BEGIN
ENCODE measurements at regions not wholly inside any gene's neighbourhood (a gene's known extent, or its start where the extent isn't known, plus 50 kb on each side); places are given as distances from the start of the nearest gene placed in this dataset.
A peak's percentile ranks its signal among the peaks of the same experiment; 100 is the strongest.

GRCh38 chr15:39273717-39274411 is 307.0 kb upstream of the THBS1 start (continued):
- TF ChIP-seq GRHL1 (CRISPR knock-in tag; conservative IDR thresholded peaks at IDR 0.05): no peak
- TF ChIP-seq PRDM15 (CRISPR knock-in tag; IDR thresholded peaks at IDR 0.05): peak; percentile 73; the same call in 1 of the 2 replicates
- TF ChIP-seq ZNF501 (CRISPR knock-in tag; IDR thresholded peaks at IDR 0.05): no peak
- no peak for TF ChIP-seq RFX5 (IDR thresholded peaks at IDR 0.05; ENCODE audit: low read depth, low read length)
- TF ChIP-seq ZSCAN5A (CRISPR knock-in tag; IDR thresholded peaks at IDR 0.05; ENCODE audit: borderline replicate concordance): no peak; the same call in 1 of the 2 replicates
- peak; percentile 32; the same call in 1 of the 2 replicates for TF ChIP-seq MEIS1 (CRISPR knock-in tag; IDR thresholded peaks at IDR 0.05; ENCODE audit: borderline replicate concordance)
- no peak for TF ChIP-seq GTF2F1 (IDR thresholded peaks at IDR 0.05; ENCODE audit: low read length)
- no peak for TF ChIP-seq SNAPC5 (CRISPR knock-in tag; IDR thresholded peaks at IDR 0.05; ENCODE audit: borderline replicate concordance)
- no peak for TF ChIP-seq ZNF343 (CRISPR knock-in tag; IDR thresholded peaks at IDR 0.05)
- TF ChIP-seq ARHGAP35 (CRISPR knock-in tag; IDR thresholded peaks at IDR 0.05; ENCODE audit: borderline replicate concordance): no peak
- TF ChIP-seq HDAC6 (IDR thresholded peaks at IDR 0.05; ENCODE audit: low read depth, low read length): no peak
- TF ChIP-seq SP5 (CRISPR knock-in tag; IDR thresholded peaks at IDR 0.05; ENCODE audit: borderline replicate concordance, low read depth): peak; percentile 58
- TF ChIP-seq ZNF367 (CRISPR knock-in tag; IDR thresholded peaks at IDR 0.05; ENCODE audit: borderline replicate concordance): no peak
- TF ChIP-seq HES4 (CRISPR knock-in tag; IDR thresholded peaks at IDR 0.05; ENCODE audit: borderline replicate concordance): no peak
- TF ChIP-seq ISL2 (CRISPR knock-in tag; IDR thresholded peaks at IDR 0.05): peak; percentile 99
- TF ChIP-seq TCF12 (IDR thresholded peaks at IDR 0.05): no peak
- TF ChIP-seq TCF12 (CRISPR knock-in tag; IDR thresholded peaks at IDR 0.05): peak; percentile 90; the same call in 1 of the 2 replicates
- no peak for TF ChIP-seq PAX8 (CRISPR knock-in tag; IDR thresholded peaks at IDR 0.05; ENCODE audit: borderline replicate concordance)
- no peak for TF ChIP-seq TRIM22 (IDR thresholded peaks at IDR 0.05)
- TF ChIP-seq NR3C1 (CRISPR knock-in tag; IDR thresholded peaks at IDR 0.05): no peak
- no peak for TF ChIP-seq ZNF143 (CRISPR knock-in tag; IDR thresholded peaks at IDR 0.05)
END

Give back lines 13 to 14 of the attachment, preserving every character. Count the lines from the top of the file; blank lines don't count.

- TF ChIP-seq ARHGAP35 (CRISPR knock-in tag; IDR thresholded peaks at IDR 0.05; ENCODE audit: borderline replicate concordance): no peak
- TF ChIP-seq HDAC6 (IDR thresholded peaks at IDR 0.05; ENCODE audit: low read depth, low read length): no peak